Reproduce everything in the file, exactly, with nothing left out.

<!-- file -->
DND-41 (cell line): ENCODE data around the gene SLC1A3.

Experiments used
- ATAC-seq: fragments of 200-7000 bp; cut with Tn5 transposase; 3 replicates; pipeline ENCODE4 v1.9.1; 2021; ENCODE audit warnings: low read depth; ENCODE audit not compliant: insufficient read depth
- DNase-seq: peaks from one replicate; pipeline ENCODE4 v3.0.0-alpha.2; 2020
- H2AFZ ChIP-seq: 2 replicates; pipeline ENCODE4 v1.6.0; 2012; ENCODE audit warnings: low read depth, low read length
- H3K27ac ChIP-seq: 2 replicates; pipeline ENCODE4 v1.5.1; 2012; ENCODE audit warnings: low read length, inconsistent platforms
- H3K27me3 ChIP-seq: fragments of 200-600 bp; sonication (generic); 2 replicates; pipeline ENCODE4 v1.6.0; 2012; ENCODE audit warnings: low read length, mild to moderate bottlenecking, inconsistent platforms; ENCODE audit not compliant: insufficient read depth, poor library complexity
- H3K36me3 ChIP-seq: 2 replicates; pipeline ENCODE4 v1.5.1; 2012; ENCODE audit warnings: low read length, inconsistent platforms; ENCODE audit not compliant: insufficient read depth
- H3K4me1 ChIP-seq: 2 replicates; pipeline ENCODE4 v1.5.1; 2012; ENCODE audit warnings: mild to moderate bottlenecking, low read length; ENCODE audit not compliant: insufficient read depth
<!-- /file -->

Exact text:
DND-41 (cell line): ENCODE data around the gene SLC1A3.

Experiments used
- ATAC-seq: fragments of 200-7000 bp; cut with Tn5 transposase; 3 replicates; pipeline ENCODE4 v1.9.1; 2021; ENCODE audit warnings: low read depth; ENCODE audit not compliant: insufficient read depth
- DNase-seq: peaks from one replicate; pipeline ENCODE4 v3.0.0-alpha.2; 2020
- H2AFZ ChIP-seq: 2 replicates; pipeline ENCODE4 v1.6.0; 2012; ENCODE audit warnings: low read depth, low read length
- H3K27ac ChIP-seq: 2 replicates; pipeline ENCODE4 v1.5.1; 2012; ENCODE audit warnings: low read length, inconsistent platforms
- H3K27me3 ChIP-seq: fragments of 200-600 bp; sonication (generic); 2 replicates; pipeline ENCODE4 v1.6.0; 2012; ENCODE audit warnings: low read length, mild to moderate bottlenecking, inconsistent platforms; ENCODE audit not compliant: insufficient read depth, poor library complexity
- H3K36me3 ChIP-seq: 2 replicates; pipeline ENCODE4 v1.5.1; 2012; ENCODE audit warnings: low read length, inconsistent platforms; ENCODE audit not compliant: insufficient read depth
- H3K4me1 ChIP-seq: 2 replicates; pipeline ENCODE4 v1.5.1; 2012; ENCODE audit warnings: mild to moderate bottlenecking, low read length; ENCODE audit not compliant: insufficient read depth